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Obtain form input fields using jQuery?

Posted by: admin November 2, 2017 Leave a comment

Questions:

I have a form with many input fields.

When I catch the submit form event with jQuery, is it possible to get all the input fields of that form in an associative array?

Answers:
$('#myForm').submit(function() {
    // get all the inputs into an array.
    var $inputs = $('#myForm :input');

    // not sure if you wanted this, but I thought I'd add it.
    // get an associative array of just the values.
    var values = {};
    $inputs.each(function() {
        values[this.name] = $(this).val();
    });

});

Thanks to the tip from Simon_Weaver, here is another way you could do it, using serializeArray:

var values = {};
$.each($('#myForm').serializeArray(), function(i, field) {
    values[field.name] = field.value;
});

Note that this snippet will fail on <select multiple> elements.

It appears that the new HTML 5 form inputs don’t work with serializeArray in jQuery version 1.3. This works in version 1.4+

Questions:
Answers:

Late to the party on this question, but this is even easier:

$('#myForm').submit(function() {
    // Get all the forms elements and their values in one step
    var values = $(this).serialize();

});

Questions:
Answers:

The jquery.form plugin may help with what others are looking for that end up on this question. I’m not sure if it directly does what you want or not.

There is also the serializeArray function.

Questions:
Answers:

Sometimes I find getting one at a time is more useful. For that, there’s this:

var input_name = "firstname";
var input = $("#form_id :input[name='"+input_name+"']"); 

Questions:
Answers:
$('#myForm').bind('submit', function () {
  var elements = this.elements;
});

The elements variable will contain all the inputs, selects, textareas and fieldsets within the form.

Questions:
Answers:

Had a similar issue with a slight twist and I thought I’d throw this out. I have a callback function that gets the form so I had a form object already and couldn’t easy variants on $('form:input'). Instead I came up with:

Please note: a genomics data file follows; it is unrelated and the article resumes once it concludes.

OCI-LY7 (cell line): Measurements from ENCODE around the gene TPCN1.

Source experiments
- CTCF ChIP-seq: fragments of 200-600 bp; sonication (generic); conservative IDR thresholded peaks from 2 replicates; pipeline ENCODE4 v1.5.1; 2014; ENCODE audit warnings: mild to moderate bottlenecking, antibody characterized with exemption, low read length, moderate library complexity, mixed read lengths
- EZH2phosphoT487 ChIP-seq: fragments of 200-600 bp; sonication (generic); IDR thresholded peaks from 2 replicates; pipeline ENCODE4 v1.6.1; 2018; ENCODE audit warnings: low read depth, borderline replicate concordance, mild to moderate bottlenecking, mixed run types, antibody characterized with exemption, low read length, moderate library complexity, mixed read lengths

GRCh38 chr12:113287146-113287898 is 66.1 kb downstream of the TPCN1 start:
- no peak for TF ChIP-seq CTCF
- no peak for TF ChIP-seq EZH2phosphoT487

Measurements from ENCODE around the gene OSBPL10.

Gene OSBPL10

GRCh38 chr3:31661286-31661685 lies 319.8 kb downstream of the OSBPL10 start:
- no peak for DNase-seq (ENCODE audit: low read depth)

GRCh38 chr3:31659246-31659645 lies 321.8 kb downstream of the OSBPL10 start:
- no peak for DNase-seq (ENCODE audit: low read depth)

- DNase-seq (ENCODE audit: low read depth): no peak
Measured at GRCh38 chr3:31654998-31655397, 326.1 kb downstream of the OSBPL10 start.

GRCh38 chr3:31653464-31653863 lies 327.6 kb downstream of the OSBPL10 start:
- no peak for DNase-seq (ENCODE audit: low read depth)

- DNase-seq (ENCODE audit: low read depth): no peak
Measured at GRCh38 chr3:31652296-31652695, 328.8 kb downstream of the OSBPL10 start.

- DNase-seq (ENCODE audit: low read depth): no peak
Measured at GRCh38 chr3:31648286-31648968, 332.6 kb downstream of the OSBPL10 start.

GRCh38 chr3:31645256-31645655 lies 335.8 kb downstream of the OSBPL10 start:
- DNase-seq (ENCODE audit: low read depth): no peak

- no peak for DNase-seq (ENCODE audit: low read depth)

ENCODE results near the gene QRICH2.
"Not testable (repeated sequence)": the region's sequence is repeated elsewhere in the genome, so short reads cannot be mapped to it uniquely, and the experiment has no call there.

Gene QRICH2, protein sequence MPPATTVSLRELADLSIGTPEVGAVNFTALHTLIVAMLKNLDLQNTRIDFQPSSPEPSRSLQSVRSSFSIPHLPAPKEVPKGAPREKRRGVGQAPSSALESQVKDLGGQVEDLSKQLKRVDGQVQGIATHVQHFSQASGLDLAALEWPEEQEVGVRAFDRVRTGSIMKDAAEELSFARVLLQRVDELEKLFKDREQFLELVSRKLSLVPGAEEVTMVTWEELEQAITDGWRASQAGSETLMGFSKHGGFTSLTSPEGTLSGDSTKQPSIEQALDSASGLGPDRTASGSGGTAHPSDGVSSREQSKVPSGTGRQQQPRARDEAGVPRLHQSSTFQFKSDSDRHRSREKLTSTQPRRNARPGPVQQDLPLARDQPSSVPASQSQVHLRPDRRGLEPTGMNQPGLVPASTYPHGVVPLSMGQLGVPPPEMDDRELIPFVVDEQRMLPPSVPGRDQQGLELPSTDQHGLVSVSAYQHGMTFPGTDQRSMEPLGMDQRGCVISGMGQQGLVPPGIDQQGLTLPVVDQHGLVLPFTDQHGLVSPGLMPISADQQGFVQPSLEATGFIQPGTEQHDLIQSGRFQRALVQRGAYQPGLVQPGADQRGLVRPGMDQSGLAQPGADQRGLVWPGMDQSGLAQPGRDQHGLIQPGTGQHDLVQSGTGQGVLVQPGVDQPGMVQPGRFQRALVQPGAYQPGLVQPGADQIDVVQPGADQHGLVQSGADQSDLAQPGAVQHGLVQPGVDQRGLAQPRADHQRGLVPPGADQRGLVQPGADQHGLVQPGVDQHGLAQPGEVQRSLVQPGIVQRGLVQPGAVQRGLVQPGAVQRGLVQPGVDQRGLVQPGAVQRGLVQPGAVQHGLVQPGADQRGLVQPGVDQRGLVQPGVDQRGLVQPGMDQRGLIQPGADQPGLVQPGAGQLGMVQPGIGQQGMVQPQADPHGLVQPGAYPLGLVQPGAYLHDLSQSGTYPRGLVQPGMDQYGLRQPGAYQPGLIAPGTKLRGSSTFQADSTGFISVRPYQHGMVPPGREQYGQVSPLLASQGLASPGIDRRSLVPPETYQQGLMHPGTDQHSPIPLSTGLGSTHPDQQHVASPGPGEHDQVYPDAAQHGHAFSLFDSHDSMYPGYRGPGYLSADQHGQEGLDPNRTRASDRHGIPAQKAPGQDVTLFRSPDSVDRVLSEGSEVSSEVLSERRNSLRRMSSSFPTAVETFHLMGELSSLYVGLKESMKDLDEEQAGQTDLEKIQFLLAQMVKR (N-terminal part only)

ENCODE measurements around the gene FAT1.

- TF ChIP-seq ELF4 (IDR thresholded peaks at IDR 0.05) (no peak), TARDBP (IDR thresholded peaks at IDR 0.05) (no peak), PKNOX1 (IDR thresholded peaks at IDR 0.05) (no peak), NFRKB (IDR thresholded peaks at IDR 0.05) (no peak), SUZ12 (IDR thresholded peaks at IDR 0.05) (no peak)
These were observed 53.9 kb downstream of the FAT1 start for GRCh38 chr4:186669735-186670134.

var dataValues = {};
    form.find('input').each(
        function(unusedIndex, child) {
            dataValues[child.name] = child.value;
        });

Its similar but not identical situation, but I found this thread very useful and thought I’d tuck this on the end and hope someone else found it useful.

Questions:
Answers:

Here is another solution, this way you can fetch all data about the form and use it in a serverside call or something.

$('.form').on('submit', function( e )){ 
   var form = $( this ), // this will resolve to the form submitted
       action = form.attr( 'action' ),
         type = form.attr( 'method' ),
         data = {};

     // Make sure you use the 'name' field on the inputs you want to grab. 
   form.find( '[name]' ).each( function( i , v ){
      var input = $( this ), // resolves to current input element.
          name = input.attr( 'name' ),
          value = input.val();
      data[name] = value;
   });

  // Code which makes use of 'data'.

 e.preventDefault();
}

You can then use this with ajax calls:

function sendRequest(action, type, data) {
       $.ajax({
            url: action,
           type: type,
           data: data
       })
       .done(function( returnedHtml ) {
           $( "#responseDiv" ).append( returnedHtml );
       })
       .fail(function() {
           $( "#responseDiv" ).append( "This failed" );
       });
}

Hope this is of any use for any of you 🙂

Questions:
Answers:

Associative? Not without some work, but you can use generic selectors:

var items = new Array();

$('#form_id:input').each(function (el) {
    items[el.name] = el;
});

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Answers: